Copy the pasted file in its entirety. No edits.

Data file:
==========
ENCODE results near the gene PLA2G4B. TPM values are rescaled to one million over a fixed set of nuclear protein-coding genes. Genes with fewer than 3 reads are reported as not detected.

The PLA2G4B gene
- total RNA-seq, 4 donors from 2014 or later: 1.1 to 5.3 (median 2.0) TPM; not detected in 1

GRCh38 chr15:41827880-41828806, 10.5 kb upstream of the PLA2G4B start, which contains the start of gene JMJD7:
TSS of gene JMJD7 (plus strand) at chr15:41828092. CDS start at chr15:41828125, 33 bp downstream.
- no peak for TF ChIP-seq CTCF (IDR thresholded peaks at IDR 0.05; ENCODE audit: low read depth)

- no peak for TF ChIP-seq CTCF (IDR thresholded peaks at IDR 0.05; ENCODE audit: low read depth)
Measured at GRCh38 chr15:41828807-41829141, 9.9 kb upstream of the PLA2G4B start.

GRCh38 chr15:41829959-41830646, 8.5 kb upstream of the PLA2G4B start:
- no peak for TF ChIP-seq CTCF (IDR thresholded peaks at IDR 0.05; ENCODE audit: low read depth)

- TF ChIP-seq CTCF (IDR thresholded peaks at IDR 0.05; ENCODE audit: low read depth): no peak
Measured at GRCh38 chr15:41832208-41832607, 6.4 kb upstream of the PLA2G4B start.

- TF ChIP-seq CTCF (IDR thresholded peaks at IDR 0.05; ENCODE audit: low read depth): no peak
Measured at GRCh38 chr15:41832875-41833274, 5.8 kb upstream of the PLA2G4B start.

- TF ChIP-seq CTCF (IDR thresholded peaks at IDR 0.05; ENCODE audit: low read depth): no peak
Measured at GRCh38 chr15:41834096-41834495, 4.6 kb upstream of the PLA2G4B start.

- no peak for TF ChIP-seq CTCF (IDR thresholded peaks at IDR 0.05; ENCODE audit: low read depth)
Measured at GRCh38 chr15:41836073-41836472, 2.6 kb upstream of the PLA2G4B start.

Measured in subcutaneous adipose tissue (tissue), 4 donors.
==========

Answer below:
ENCODE results near the gene PLA2G4B. TPM values are rescaled to one million over a fixed set of nuclear protein-coding genes. Genes with fewer than 3 reads are reported as not detected.

The PLA2G4B gene
- total RNA-seq, 4 donors from 2014 or later: 1.1 to 5.3 (median 2.0) TPM; not detected in 1

GRCh38 chr15:41827880-41828806, 10.5 kb upstream of the PLA2G4B start, which contains the start of gene JMJD7:
TSS of gene JMJD7 (plus strand) at chr15:41828092. CDS start at chr15:41828125, 33 bp downstream.
- no peak for TF ChIP-seq CTCF (IDR thresholded peaks at IDR 0.05; ENCODE audit: low read depth)

- no peak for TF ChIP-seq CTCF (IDR thresholded peaks at IDR 0.05; ENCODE audit: low read depth)
Measured at GRCh38 chr15:41828807-41829141, 9.9 kb upstream of the PLA2G4B start.

GRCh38 chr15:41829959-41830646, 8.5 kb upstream of the PLA2G4B start:
- no peak for TF ChIP-seq CTCF (IDR thresholded peaks at IDR 0.05; ENCODE audit: low read depth)

- TF ChIP-seq CTCF (IDR thresholded peaks at IDR 0.05; ENCODE audit: low read depth): no peak
Measured at GRCh38 chr15:41832208-41832607, 6.4 kb upstream of the PLA2G4B start.

- TF ChIP-seq CTCF (IDR thresholded peaks at IDR 0.05; ENCODE audit: low read depth): no peak
Measured at GRCh38 chr15:41832875-41833274, 5.8 kb upstream of the PLA2G4B start.

- TF ChIP-seq CTCF (IDR thresholded peaks at IDR 0.05; ENCODE audit: low read depth): no peak
Measured at GRCh38 chr15:41834096-41834495, 4.6 kb upstream of the PLA2G4B start.

- no peak for TF ChIP-seq CTCF (IDR thresholded peaks at IDR 0.05; ENCODE audit: low read depth)
Measured at GRCh38 chr15:41836073-41836472, 2.6 kb upstream of the PLA2G4B start.

Measured in subcutaneous adipose tissue (tissue), 4 donors.